troll –

    Glenn – as I understand it the argument here is over approaches to governance (large vrs small bureaucracies…strong regulation vrs weak…anarchist and ad hoc vrs codified – that kinda thing) not the absence or presence of government

    Yes. And I have a habit of rambling, as some here might just possibly have noticed.

    But about that strawman in #35 – could you please elaborate on that? I seriously don’t see it and since you phrased that politely and in terms of constructive criticism, it’s driving me a bit nuts wondering where my logical error lay.

    Thanks –

  • troll

    Glenn – if no one was arguing against the government per se who were you talking to?

    when in argument you create a position to argue with that no one is advocating that creation is a straw man

    or perhaps I misunderstood?

  • troll

    (the ‘idea of government per se’ that is)

  • Clavitos

    there are many small-government democracies in the third world (but none in the first world).

    Glenn, I have traveled all over Latin America and through much of Africa. With very few exceptions, none of the nations in those areas are BOTH third world AND democracies; their governments are seldom democratic: people’s votes are regularly suborned, courts are usually corrupt, ad infinitum.

    There may be a country or two in the third world that is democratic, but I’ve never seen (or read about) one. Quite a few claim they are democratic, but close inspection usually turns up plenty of evidence to the contrary.

  • Glenn Contrarian

    troll –

    Ah. I think I see now. You didn’t misunderstand. I meant to keep it on the big-government vs. small government argument, but I think I either got sidetracked or said it in a way it wasn’t meant. The worst thing is, my memory is terrible – it’s a running joke around the house – so I’m not sure which one it is. Thanks for pointing it out, though.

  • Glenn Contrarian

    Clavos –

    people’s votes are regularly suborned, courts are usually corrupt, ad infinitum.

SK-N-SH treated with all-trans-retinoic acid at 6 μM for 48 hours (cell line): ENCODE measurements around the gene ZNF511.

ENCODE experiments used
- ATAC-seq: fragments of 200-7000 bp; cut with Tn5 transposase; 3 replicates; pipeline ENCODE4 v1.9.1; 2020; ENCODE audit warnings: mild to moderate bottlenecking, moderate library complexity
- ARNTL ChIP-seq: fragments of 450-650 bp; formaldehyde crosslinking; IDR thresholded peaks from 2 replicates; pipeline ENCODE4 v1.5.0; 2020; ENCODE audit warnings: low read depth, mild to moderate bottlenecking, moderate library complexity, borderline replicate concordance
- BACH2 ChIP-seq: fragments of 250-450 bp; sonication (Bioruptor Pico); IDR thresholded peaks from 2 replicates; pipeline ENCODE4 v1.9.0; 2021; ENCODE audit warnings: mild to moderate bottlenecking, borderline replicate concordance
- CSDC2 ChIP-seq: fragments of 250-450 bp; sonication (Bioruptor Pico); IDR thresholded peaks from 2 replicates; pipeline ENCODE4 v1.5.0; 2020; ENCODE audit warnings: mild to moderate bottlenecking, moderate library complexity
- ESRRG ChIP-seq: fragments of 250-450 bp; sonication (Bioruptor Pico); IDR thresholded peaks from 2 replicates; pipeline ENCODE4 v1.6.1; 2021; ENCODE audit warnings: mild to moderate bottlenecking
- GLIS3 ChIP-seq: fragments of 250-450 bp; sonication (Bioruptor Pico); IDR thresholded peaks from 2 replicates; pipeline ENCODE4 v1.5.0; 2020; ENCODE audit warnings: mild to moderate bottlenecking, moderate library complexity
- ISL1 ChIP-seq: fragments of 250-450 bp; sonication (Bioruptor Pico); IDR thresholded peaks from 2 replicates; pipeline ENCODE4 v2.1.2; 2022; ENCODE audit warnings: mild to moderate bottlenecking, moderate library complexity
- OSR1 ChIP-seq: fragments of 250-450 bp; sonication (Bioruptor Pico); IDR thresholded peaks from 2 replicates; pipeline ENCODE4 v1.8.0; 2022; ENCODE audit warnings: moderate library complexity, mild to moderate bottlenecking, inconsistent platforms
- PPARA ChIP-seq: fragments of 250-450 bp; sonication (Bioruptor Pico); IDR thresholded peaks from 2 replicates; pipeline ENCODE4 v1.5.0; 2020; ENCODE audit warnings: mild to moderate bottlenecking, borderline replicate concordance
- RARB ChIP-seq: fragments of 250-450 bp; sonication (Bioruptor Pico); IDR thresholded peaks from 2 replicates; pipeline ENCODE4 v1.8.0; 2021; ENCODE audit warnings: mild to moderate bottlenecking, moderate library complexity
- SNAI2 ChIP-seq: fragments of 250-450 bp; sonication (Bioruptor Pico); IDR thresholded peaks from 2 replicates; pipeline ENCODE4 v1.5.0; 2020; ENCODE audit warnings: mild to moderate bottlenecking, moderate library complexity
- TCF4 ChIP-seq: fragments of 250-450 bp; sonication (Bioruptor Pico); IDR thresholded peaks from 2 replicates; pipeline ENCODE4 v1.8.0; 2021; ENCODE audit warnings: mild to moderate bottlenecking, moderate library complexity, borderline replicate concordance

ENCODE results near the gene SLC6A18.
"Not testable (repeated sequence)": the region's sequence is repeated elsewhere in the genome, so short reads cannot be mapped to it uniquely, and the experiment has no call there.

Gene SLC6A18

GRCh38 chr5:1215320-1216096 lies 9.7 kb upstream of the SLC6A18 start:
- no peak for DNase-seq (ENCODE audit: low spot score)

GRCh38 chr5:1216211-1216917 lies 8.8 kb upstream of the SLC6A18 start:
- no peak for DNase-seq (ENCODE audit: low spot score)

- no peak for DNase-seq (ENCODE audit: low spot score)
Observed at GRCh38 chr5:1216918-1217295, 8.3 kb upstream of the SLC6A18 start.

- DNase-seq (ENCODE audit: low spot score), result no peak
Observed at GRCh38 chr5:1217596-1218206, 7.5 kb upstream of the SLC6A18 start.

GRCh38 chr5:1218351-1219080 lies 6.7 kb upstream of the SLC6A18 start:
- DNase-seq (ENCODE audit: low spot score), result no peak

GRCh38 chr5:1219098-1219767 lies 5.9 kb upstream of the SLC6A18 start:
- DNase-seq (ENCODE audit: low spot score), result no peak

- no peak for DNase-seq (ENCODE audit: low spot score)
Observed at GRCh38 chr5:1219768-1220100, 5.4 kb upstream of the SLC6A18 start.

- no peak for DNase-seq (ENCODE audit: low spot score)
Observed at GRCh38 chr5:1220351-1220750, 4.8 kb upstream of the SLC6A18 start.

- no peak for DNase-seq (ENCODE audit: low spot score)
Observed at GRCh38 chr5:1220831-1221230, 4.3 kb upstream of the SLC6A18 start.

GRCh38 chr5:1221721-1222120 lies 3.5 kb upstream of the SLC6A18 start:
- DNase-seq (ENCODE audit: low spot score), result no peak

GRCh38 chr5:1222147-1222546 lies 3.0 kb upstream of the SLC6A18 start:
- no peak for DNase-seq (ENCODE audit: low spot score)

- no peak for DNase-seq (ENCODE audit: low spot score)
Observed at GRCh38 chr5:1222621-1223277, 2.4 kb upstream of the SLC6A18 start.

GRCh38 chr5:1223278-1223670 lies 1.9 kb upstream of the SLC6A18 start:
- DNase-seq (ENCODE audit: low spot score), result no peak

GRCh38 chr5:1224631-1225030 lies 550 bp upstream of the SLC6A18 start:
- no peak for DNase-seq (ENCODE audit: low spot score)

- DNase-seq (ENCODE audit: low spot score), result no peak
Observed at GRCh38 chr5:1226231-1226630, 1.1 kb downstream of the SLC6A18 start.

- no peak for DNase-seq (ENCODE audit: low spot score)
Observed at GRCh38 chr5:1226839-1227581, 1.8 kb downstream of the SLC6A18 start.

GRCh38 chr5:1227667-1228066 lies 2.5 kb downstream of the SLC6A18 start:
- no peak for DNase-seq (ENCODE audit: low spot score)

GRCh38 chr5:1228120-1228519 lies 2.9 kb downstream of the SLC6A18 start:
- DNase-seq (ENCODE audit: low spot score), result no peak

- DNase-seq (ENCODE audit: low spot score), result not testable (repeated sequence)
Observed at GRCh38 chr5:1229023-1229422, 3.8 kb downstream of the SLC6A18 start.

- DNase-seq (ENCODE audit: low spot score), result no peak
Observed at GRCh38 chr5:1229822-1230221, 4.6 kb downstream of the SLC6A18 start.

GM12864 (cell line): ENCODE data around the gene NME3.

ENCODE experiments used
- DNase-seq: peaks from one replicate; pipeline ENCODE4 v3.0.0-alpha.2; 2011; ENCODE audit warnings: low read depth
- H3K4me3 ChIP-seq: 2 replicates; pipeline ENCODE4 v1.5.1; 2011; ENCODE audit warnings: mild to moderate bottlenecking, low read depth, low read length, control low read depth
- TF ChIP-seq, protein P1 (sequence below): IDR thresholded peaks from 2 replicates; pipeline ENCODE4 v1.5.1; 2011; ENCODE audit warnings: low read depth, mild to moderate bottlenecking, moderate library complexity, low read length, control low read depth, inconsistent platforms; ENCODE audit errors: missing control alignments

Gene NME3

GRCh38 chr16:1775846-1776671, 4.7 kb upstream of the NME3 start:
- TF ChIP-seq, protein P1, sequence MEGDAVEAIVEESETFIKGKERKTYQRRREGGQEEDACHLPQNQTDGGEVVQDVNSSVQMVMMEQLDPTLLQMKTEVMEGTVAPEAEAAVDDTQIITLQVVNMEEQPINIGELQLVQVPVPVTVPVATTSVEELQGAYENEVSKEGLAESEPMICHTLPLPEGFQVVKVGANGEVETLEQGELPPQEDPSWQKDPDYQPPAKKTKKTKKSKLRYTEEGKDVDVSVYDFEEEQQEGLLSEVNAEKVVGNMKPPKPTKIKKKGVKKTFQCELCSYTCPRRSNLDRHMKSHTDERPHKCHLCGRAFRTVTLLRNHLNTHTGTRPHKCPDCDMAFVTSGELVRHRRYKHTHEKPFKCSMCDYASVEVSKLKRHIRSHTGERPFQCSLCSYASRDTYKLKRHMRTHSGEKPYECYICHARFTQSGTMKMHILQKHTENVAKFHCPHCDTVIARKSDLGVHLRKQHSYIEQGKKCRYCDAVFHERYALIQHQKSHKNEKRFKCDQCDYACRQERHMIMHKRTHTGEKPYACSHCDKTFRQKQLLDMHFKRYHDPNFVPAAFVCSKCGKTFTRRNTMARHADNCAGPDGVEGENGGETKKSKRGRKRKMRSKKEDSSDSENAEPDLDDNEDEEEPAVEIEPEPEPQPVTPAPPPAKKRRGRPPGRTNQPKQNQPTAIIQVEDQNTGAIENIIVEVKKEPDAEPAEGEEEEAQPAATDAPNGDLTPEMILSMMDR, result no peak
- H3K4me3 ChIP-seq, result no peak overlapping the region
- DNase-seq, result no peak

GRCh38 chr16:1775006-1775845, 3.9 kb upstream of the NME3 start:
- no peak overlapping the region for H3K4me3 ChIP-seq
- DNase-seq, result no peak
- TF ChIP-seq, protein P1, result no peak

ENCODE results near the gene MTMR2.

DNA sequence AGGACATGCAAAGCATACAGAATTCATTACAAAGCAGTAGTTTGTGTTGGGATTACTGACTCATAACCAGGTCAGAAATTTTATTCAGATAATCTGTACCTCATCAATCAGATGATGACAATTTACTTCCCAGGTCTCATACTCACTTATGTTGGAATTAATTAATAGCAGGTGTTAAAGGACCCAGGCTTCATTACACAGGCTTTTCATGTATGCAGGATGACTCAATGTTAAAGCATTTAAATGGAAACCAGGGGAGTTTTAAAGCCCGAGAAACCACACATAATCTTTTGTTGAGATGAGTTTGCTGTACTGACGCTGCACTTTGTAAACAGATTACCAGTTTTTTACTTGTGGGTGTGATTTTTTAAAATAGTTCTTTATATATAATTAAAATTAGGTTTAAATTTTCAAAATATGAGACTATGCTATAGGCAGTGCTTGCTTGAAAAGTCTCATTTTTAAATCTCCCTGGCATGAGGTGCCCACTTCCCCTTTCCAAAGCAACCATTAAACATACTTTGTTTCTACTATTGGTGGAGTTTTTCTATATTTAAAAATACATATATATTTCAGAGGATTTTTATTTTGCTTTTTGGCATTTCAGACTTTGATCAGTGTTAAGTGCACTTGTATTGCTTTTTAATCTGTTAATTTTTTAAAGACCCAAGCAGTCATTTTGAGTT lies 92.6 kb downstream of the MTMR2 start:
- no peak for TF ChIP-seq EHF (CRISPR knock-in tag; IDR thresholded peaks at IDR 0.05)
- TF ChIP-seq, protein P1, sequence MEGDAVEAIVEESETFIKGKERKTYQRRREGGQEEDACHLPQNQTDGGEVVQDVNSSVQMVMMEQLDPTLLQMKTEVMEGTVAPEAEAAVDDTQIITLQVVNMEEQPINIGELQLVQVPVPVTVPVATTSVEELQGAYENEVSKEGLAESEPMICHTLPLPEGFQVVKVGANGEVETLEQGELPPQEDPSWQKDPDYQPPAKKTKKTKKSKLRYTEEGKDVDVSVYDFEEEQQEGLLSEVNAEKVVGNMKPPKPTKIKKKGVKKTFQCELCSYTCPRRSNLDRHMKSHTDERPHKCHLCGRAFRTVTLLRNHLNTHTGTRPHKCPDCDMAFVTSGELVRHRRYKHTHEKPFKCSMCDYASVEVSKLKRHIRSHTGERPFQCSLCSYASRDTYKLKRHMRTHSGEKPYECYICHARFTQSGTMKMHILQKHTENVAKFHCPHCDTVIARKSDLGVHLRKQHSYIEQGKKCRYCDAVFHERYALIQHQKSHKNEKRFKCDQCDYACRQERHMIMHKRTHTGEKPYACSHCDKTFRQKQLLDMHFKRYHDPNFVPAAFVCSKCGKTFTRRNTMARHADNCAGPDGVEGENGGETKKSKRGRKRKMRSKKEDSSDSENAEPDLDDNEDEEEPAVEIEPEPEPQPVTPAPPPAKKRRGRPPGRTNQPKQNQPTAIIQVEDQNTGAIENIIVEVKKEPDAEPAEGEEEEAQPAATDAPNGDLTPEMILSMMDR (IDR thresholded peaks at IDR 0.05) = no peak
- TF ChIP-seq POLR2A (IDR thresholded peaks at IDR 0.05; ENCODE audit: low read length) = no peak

Then I think you need to check your personal definition of ‘democracy’, because if those are your benchmarks, then America wasn’t a democracy for most of its history. The presence of a high level of corruption does not mean that it’s not a democracy – you should undertand that already! I mean, look at Italy, for Pete’s sake! They’re a first-world nation, but they also have a high level of corruption if the story of a guy named Burlusconi is any indication.

    Frankly, I think your comment might be another symptom of what I call the conservative insistence on perfection in government (unless it’s run by them): if the government doesn’t work perfectly in the way we think it oughta work, get rid of it. If the government agency doesn’t do their job perfectly the way we think it should, get rid of it. If a law isn’t perfectly enforced the way we think it should be or if some people are able to get around the law, then the law’s no good, get rid of it.

    Like the Post Office, for instance. It doesn’t work perfectly the way you think it should, so get rid of it!

  • Clav

    Well, Glenn, you can define democracy any way you choose to, but there’s no democracy in anyone’s book that tolerates the government’s rigging election outcomes in total disregard of how the people voted.

    I am in fact flabbergasted that you think otherwise; “One man, one vote” is perhaps the most basic of democratic principles.

  • Glenn Contrarian

    Clavos –

    No, I don’t think otherwise. But I am also realistic enough to know that even America is not free from election fraud. Given that not only was there attempts at election fraud – not the very rare voter fraud, but election fraud, and it’s not just what happened in Florida.

    It’s what the GOP’s trying to pull in six states where the electoral votes would not be apportioned by who won the popular vote by the state, but by who won the popular vote in the district – meaning that if this had been in place this last election, Obama – who easily won the popular vote in Pennsylvania – would have gotten only about one-third of the electoral votes from Pennsylvania.